SRJC Course Outlines

11/30/2023 10:01:28 PMART 1.1 Course Outline as of Fall 2002

Changed Course

Discipline and Nbr:  ART 1.1Title:  WORLD ART TO 1500  
Full Title:  World Art History to 1500
Last Reviewed:5/10/2021

UnitsCourse Hours per Week Nbr of WeeksCourse Hours Total
Maximum3.00Lecture Scheduled3.0017.5 max.Lecture Scheduled52.50
Minimum3.00Lab Scheduled08 min.Lab Scheduled0
 Contact DHR0 Contact DHR0
 Contact Total3.00 Contact Total52.50
 Non-contact DHR0 Non-contact DHR Total0

 Total Out of Class Hours:  105.00Total Student Learning Hours: 157.50 

Title 5 Category:  AA Degree Applicable
Grading:  Grade or P/NP
Repeatability:  00 - Two Repeats if Grade was D, F, NC, or NP
Also Listed As: 

Catalog Description:
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History and aesthetic appreciation of World Art to 1500 AD.  Includes representative art from Europe, Asia, Africa and the Americas.  May be taken independently of Art 1.2.  May be used to fulfill requirement for the Fine Arts Certificate.


Recommended Preparation:
Eligibility for ENGL 100 or ESL 100

Limits on Enrollment:

Schedule of Classes Information
Description: Untitled document
History & aesthetic appreciation of the arts of Europe, Asia, Africa and the Americas to 1500 AD.
(Grade or P/NP)

Recommended:Eligibility for ENGL 100 or ESL 100
Limits on Enrollment:
Transfer Credit:CSU;UC.
Repeatability:00 - Two Repeats if Grade was D, F, NC, or NP


Associate Degree:Effective:Fall 1996
Global Perspective and Environmental Literacy
CSU GE:Transfer Area Effective:Inactive:
 C1ArtsFall 1997
IGETC:Transfer Area Effective:Inactive:
 3AArtsFall 1997
CSU Transfer:TransferableEffective:Fall 1996Inactive:
UC Transfer:TransferableEffective:Fall 1996Inactive:

Certificate/Major Applicable: Certificate Applicable Course


Outcomes and Objectives:
At the conclusion of this course, the student should be able to:
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The student will be able to:
1. Recognize and identify the forms, titles, artist, dates and places
of the major masterpieces of World Art from the early cultures and
civilizations of Europe, Africa, Asia, and the Americas to 1500 AD.
2. Locate and explain the cultural context as well as the chronological
and geographical framework of these major masterpieces.
3. Examine the interrelations of world cultures and civilizations and
the impact these interrelations had on world art.
4. Identify the unique contributions of each culture and civilization and
assess their continuing influence on world art today.
5. Use the tools of scholarly research in the preparation of the required
short papers.
6. Use the principles of aesthetic analysis through comparisons and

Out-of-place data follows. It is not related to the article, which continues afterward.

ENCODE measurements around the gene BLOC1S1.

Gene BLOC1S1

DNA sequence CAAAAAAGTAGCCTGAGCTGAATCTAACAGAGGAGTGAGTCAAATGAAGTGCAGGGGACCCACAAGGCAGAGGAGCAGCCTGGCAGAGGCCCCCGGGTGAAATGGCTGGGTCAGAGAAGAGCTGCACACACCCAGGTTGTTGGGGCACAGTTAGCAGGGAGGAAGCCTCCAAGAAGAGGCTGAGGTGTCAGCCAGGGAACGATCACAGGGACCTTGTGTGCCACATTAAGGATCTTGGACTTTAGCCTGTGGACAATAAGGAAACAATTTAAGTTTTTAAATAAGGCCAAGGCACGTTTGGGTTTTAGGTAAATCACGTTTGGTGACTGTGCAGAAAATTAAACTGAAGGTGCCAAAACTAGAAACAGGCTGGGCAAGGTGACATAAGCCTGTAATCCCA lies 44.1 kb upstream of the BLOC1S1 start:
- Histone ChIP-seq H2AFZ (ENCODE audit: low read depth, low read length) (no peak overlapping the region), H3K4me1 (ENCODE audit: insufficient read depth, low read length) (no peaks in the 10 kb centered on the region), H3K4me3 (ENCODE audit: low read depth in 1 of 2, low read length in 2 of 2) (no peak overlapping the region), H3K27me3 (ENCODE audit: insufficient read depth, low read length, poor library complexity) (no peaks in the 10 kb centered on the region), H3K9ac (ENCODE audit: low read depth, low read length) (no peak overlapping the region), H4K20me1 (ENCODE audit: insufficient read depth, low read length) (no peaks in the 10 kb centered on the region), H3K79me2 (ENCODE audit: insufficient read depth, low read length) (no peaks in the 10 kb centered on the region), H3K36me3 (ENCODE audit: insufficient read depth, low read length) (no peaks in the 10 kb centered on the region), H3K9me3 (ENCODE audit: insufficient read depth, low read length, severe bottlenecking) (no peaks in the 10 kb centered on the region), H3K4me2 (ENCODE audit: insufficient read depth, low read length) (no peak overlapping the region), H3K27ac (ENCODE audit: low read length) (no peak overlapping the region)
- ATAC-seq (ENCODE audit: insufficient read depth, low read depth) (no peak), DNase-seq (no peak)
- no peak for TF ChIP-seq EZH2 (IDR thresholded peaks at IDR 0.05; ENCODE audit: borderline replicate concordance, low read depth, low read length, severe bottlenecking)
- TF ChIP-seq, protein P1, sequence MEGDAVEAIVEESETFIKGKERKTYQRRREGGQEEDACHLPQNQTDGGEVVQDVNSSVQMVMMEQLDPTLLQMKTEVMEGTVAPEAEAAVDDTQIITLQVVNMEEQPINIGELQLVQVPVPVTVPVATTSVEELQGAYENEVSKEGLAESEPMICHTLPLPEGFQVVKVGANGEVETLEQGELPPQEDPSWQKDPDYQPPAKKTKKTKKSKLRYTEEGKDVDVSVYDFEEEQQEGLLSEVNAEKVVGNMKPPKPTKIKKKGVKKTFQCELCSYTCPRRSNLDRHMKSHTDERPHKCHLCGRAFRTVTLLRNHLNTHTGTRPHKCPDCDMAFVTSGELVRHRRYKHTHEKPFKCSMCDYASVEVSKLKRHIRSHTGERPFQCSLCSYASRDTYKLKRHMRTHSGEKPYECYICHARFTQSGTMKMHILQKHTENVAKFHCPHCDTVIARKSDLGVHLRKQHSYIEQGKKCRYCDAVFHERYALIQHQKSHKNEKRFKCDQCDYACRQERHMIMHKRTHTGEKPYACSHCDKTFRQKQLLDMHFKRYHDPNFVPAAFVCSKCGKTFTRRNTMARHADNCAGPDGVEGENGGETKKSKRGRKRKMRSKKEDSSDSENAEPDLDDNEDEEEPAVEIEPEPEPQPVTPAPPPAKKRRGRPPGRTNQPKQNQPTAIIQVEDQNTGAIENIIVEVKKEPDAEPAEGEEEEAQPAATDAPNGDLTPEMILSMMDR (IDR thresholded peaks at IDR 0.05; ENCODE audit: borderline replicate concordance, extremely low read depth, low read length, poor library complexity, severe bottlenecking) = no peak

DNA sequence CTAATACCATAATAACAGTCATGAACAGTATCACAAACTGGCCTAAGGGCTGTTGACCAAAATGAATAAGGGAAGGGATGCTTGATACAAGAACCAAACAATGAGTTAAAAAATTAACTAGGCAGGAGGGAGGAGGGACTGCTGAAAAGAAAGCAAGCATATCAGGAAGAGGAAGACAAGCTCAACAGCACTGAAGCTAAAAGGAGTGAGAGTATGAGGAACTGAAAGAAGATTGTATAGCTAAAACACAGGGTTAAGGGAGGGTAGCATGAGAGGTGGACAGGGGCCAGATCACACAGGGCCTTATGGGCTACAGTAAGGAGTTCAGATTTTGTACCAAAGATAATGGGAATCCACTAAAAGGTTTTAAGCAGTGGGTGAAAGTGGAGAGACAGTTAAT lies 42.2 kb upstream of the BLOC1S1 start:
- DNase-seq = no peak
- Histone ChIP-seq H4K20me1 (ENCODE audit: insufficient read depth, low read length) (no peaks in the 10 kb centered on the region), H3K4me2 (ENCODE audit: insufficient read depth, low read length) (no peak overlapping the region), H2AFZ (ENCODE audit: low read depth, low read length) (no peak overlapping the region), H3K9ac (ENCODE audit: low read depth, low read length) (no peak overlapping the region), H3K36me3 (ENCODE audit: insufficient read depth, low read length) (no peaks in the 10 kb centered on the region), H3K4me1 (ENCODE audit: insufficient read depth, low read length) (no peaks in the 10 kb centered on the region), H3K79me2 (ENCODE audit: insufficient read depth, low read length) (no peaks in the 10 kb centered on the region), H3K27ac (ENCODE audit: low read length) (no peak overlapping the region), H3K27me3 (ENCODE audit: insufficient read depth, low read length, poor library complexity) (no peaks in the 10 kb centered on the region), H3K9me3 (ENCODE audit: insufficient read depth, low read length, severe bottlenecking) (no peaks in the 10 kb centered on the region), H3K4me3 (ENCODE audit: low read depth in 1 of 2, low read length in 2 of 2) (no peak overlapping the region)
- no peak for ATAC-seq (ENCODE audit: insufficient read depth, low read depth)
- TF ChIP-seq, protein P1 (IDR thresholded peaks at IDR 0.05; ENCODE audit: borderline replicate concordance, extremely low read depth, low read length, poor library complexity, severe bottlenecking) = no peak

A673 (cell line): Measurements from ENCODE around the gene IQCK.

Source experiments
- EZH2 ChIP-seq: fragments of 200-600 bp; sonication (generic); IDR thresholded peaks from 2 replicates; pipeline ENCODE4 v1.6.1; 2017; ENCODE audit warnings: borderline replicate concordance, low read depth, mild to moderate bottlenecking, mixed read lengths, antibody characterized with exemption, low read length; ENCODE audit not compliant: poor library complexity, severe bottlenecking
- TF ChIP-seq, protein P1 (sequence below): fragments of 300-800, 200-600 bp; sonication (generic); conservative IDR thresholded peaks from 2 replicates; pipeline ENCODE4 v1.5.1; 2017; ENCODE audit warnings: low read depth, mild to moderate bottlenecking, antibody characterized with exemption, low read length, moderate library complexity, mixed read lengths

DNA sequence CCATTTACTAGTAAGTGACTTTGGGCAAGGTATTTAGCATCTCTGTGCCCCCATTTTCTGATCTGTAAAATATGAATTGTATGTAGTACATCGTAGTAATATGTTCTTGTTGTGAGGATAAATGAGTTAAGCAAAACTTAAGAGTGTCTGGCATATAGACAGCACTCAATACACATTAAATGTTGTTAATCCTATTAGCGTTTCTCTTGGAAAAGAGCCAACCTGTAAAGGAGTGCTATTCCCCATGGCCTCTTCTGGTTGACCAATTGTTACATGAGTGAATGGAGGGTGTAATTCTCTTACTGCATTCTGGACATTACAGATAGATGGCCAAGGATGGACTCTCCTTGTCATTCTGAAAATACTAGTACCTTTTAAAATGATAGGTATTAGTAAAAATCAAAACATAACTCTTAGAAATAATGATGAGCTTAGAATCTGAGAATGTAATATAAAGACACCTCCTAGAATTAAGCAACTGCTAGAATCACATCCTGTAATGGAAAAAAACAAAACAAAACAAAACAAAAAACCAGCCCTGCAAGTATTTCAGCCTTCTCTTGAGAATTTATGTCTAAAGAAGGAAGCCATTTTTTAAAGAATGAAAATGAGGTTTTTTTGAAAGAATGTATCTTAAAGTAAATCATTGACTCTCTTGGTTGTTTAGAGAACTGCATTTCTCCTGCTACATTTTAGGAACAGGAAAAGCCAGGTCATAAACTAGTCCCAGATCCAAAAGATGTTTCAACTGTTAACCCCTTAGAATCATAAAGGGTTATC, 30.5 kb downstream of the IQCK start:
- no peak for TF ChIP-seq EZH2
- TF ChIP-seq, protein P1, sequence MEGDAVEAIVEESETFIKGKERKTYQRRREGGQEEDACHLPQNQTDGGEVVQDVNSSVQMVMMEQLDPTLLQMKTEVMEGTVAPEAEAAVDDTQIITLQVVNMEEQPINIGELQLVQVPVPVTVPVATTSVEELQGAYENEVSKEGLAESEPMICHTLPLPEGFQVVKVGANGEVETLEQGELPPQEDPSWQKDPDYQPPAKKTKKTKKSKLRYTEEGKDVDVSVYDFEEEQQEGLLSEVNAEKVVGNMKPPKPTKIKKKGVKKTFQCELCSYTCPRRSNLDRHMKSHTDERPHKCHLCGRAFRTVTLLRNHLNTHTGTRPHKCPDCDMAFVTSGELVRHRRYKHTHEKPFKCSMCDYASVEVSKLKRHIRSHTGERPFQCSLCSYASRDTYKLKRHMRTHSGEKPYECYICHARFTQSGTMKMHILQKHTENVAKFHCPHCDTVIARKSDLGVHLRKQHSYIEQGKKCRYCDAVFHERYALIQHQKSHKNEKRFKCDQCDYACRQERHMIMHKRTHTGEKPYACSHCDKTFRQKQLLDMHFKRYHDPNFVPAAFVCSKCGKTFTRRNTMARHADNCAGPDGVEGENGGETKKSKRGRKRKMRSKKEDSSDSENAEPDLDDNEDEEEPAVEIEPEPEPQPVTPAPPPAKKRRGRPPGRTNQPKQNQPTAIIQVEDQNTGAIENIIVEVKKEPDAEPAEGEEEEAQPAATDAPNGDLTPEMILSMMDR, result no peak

written analyses of known masterpieces to become able to develop indep-
endent evaluation of the qualities of unknown works of art.
7.  Describe values, themes, methods, and history of the discipline and
identification of realistic career objectives related to a course of study
in the major.
8.  Perform research specific to the discipline and use appropriate
citation style, if different than MLA.

Topics and Scope
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Lecture and discussion material:
1.  In the Beginning: Prehistoric Cultures around the World.
2.  River Valley Civilizations: Ancient Iraq.
3.  Ancient Egypt and Israel.
4.  Ancient Greece.
5.  Ancient India and China.
6.  Ancient Africa.
7.  Ancient America
8.  The Roman Empire.
9.  Ancient Iran and Gupta India.
10. Han China.
11. Roman Africa.
12. American Civilizations.
13. Christianity.
14. Islam.
15. Indian influence in Southeast Asia, China and Japan.
16. Western Explorations in Africa and the Americas.
17. The World in 1500.
Orientation to the values, themes, methods, and history of the
discipline and identification of realistic career objectives related to a
course study in the major.
Introduction to discipline-specific research tools, including seminal
books, important periodicals, major indexing sources, professional or
trade organizations, standard reference tools, discipline specific tools,
and major web sites.

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1. Complete written worksheets on weekly reading assignments in the
  two textbooks.
2. Research and write short term papers, each analyzing the forms
  and content of a selected work of art (minimum of 500 words each).
3. Take midterm and final examinations, each consisting of slide
  identifications, slide comparisons, multiple-choice questions, and
  an essay question.

Methods of Evaluation/Basis of Grade.
Writing: Assessment tools that demonstrate writing skill and/or require students to select, organize and explain ideas in writing.Writing
20 - 40%
Written homework, Essay exams, Term papers
Problem solving: Assessment tools, other than exams, that demonstrate competence in computational or non-computational problem solving skills.Problem Solving
20 - 40%
Homework problems, Exams, SHORT PAPERS
Skill Demonstrations: All skill-based and physical demonstrations used for assessment purposes including skill performance exams.Skill Demonstrations
20 - 40%
Exams: All forms of formal testing, other than skill performance exams.Exams
20 - 40%
Multiple choice, True/false, Completion
Other: Includes any assessment tools that do not logically fit into the above categories.Other Category
0 - 0%

Representative Textbooks and Materials:
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Esler, Anthony. The Human Venture, I. Prentic Hall, 2000, 4th Ed.
Gill, Sarah, The Critic Sees: A Guide to Art Criticism, Kendall/ Hunt,
1999, Rev. Ed.

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